Winter Kills: If You’re Not Paranoid, You’re Not Paying Attention

|Bob Aulert|

Nick gets mixed up in a paramilitary exercise

Winter Kills plays at the Trylon Cinema from Friday, January 5th, through Sunday, January 7th. Visit for tickets and more information.

The 1970s film industry was rife with paranoia, as films like The Parallax View (1974), The Conversation(1974), Three Days of the Condor (1975), and All The President’s Men (1976) played to eager audiences shocked by the revelations of Watergate and quite ready to believe whatever dastardly covert plots might be afoot in the world, especially at the higher levels of power. 

At the conclusion of the decade, director William Richert upped the ante by setting loose Winter Kills, a thinly veiled and enormously energetic and entertaining take on the JFK assassination and associated conspiracy theories based on a Richard Condon novel. It can be viewed as black comedy, political satire, nihilistic commentary or all of the above—and how you perceive it says much more about you than Richert’s directorial choices.

Here the names have been changed to protect the guilty; the powerful political family is named Kegan, not Kennedy. But there’s a wealthy patriarch (a testosterone-poisoned and blustering John Huston) who presides over a vast empire with its tentacles implanted in virtually everything. An elder Kegan son was assassinated nearly twenty years before; scion Nick Kegan (Jeff Bridges), the half-brother of the late President, comes across new evidence (a deathbed confession, of course) that uncovers long-missing information about the President’s real assassin and a murder weapon. 

This involves Nick with various and sundry red herrings and rabbit holes where he encounters a panoply of co–stars assembled in much the same manner as 70s blockbusters Airport and The Poseidon Adventure. There’s a right-wing militant (Sterling Hayden), the Patriarch’s Mr. Fixit (Richard Boone), the requisite technology master who oversees everything from a secret lair (Anthony Perkins), and the world’s most intimidating servant (Toshiro Mifune). All leave enthusiastic toothmarks on the scenery when they’re on screen and appear to be having a great time There’s even a cameo from Elizabeth Taylor! And why not?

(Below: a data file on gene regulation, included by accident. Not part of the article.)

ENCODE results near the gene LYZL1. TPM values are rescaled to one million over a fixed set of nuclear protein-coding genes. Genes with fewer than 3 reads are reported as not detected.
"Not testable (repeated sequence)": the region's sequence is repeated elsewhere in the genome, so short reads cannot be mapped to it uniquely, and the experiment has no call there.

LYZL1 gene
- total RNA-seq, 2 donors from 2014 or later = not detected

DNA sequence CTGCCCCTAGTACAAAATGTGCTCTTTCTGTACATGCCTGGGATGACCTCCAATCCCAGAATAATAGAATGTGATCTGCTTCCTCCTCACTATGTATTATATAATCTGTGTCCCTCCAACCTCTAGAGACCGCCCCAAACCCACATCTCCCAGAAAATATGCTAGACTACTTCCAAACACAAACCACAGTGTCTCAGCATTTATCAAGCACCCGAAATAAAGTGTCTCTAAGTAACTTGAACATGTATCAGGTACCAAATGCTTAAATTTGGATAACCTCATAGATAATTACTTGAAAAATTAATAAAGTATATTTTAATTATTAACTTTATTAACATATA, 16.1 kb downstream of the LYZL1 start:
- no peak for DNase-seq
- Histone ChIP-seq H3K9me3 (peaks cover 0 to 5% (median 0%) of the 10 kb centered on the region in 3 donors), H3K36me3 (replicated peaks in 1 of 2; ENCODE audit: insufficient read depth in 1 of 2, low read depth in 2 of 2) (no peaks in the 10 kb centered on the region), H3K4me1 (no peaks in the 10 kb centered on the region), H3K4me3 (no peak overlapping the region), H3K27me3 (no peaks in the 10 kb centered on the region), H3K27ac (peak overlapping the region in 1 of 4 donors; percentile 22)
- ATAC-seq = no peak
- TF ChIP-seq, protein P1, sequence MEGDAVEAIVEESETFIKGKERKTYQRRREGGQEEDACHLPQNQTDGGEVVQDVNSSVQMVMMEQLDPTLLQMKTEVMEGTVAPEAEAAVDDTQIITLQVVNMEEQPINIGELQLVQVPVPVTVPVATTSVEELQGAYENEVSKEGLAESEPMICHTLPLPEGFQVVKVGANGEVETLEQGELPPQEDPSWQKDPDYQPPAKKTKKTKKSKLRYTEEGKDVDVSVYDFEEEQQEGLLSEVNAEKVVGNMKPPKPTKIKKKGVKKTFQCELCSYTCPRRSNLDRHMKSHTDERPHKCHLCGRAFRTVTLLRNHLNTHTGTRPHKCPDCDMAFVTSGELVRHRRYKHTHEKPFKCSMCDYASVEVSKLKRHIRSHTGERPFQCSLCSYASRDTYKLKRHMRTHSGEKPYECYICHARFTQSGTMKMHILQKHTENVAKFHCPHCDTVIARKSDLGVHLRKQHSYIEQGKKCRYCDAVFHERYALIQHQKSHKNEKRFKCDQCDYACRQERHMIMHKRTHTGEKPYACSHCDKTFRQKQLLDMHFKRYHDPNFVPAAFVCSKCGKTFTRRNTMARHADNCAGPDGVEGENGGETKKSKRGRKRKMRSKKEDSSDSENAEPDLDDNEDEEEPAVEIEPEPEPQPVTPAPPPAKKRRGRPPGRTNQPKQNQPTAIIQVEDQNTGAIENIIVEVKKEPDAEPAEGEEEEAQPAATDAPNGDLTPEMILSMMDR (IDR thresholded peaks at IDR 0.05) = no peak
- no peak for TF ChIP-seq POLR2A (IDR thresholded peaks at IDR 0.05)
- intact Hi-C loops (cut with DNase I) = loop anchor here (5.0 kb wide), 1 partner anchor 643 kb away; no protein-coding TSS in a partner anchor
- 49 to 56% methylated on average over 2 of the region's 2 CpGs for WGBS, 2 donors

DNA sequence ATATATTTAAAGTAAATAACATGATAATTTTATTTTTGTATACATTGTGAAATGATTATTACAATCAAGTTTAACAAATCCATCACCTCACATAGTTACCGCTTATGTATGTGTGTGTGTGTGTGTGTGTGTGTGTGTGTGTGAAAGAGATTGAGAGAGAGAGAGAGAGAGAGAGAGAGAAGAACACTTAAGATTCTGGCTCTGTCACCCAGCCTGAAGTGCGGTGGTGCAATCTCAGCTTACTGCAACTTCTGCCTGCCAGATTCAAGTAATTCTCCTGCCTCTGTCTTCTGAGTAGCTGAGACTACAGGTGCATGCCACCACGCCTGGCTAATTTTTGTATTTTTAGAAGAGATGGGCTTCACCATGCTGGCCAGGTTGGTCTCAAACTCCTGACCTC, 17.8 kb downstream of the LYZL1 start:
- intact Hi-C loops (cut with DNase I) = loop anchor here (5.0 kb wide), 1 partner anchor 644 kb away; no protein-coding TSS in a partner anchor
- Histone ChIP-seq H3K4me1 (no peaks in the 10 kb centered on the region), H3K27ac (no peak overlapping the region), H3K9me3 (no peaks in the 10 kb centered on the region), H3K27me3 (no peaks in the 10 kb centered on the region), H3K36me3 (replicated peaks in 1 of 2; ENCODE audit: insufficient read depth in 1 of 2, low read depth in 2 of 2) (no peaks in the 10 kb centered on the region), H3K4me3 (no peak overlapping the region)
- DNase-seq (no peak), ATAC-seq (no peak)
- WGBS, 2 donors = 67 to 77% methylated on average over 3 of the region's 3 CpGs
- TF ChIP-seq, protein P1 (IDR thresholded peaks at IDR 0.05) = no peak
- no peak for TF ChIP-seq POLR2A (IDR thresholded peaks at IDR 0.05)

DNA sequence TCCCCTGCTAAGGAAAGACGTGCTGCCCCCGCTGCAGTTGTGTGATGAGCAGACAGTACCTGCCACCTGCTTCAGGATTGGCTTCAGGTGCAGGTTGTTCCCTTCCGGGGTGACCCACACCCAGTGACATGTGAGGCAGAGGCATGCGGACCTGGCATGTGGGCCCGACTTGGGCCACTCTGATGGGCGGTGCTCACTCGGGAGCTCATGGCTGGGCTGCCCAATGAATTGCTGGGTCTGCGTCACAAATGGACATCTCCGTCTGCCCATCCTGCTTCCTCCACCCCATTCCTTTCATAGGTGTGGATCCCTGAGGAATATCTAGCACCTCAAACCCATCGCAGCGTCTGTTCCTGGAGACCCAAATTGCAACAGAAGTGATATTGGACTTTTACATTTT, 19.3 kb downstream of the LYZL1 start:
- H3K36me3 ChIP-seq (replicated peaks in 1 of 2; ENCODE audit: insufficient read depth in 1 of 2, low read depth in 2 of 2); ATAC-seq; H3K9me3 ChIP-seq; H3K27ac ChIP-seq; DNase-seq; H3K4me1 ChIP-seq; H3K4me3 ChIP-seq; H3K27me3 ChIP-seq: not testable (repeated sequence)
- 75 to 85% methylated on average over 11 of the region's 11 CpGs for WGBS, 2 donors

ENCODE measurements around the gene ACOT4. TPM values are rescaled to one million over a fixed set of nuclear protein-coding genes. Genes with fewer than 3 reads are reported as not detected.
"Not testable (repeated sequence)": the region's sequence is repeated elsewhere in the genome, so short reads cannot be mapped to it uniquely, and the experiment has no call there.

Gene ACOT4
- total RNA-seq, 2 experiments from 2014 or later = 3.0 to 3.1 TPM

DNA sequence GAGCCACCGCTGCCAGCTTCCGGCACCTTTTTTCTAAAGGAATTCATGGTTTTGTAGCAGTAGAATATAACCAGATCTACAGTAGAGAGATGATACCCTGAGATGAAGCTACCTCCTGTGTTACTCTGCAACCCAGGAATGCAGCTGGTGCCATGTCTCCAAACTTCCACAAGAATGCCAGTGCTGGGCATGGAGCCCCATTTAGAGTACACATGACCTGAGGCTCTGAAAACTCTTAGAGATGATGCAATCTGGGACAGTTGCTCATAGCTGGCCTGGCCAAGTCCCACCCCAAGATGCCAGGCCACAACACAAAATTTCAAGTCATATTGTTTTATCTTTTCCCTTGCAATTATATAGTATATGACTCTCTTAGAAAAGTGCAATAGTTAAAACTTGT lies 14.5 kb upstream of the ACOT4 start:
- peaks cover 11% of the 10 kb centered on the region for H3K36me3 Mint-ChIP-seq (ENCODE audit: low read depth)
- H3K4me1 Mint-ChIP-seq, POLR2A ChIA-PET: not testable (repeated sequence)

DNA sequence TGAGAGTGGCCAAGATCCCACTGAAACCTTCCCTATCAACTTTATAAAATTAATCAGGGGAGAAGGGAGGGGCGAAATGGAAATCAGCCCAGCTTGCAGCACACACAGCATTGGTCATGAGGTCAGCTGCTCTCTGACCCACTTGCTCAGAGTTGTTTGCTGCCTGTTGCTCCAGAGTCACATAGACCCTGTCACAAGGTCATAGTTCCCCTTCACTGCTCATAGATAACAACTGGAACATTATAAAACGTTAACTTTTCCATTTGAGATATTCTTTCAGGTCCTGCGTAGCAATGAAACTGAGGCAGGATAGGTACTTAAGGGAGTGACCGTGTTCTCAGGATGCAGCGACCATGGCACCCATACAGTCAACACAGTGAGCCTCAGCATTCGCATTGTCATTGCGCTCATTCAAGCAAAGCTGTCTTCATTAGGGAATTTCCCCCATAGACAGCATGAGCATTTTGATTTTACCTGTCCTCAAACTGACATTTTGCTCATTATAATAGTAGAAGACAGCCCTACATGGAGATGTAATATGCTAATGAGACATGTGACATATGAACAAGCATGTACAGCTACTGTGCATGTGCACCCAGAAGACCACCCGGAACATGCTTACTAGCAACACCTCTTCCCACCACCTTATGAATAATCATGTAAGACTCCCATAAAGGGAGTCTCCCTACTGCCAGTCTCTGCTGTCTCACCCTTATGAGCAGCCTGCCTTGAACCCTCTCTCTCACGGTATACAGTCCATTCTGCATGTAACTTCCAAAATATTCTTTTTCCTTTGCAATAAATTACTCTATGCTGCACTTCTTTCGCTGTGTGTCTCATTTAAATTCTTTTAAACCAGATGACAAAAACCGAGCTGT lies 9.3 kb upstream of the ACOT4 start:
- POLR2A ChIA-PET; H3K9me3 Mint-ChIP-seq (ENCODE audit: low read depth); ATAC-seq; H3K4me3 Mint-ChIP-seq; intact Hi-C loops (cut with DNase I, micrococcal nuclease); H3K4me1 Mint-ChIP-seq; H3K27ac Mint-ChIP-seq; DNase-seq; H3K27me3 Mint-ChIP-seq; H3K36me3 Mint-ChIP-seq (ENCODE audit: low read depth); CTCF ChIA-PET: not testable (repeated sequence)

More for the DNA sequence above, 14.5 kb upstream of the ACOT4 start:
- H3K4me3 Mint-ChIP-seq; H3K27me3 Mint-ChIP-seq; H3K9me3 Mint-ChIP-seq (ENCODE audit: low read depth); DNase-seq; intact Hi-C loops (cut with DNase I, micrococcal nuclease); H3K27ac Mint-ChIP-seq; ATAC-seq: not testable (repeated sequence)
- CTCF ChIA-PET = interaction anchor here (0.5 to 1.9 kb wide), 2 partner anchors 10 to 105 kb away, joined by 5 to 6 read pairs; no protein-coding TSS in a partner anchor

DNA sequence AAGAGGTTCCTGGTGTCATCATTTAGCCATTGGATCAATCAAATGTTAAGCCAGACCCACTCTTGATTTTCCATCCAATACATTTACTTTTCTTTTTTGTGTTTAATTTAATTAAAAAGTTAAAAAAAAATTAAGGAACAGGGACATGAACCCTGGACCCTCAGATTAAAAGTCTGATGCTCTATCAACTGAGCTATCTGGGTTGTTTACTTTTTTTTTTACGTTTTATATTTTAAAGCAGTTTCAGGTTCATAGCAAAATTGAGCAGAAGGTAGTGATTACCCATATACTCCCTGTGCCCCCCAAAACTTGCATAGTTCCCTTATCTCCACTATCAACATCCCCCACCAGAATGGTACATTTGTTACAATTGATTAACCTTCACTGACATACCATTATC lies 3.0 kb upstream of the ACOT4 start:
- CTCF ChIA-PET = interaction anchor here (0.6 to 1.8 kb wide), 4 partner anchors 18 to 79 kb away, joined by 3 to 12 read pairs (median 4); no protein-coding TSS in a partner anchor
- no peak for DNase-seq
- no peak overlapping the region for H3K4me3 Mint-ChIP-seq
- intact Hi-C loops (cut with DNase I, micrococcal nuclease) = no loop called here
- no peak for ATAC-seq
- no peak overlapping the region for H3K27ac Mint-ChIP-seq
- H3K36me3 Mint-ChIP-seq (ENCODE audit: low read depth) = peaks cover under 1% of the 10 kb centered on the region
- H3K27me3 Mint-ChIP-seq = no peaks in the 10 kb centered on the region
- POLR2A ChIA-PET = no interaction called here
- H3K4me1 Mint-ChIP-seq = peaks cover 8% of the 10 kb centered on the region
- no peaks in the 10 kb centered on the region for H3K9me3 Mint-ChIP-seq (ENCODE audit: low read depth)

First-time director Richert must have had a premonition that he would only direct three more feature films in his career, because here he leaves very little in reserve; the overriding style is mostly “why the hell not?” Over the course of the film, we see Nick wheeling his canary yellow Ford Pinto through a paramilitary exercise, Nick struggling with a murderous hotel maid, Pa Kegan leading a battalion of golf carts, Nick riding a horse out to the prairie so he can safely yell, “You stink, Pa!” 

Nick is confronted with the truth

Jeff Bridges spends most of the film only slightly less confused than the audience. Anthony Perkins shows what Josef K. from The Trial might have ended up doing later in his bureaucratic career. John Huston gives a performance even darker and more insidious than his Noah Cross in Chinatown, but Richert continually tweaks his purported power by setting him in a different and increasingly ornate locale every time, often surrounded by an attentive bevy of beauties, and with wardrobe changes (including a red Speedo, no thank you) befitting Joe Pendleton in Heaven Can Wait.

Accordingly, the film is disjointed and therefore a bit jarring to follow; it’s more a collection of scenes than a cohesive whole. Every time the story starts to slow and give the viewer time to start figuring things out, it heads off to another location with its own rich set of MacGuffins. But while this structure may be difficult to follow, it’s eerily comparable to the logical gymnastics that modern day conspiracy theorists employ to patch and paste together some of their more unhinged theories. Compared to pedophile pizza parlors run by lizard people, Winter Kills makes absolutely perfect sense.

Eventually the film arrives at a conclusion where everything is neatly wrapped up by an omniscient character. Whew. Applying logic and understanding to the story as it proceeds will only result in a headache; it’s weird, messy—and great fun as long as you don’t take it too seriously. And if you do indeed take it seriously, you’re probably missing a very important QAnon meeting… somewhere. 

Edited by Finn Odum

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  1. LOL. What a delightful, no, delicious review. Masterful writing. Great insights. Playful as a kitten, but more sharp, like a cougar. I will give this movie a try.

  2. Please correct “incites” to “insights” in previous comment.

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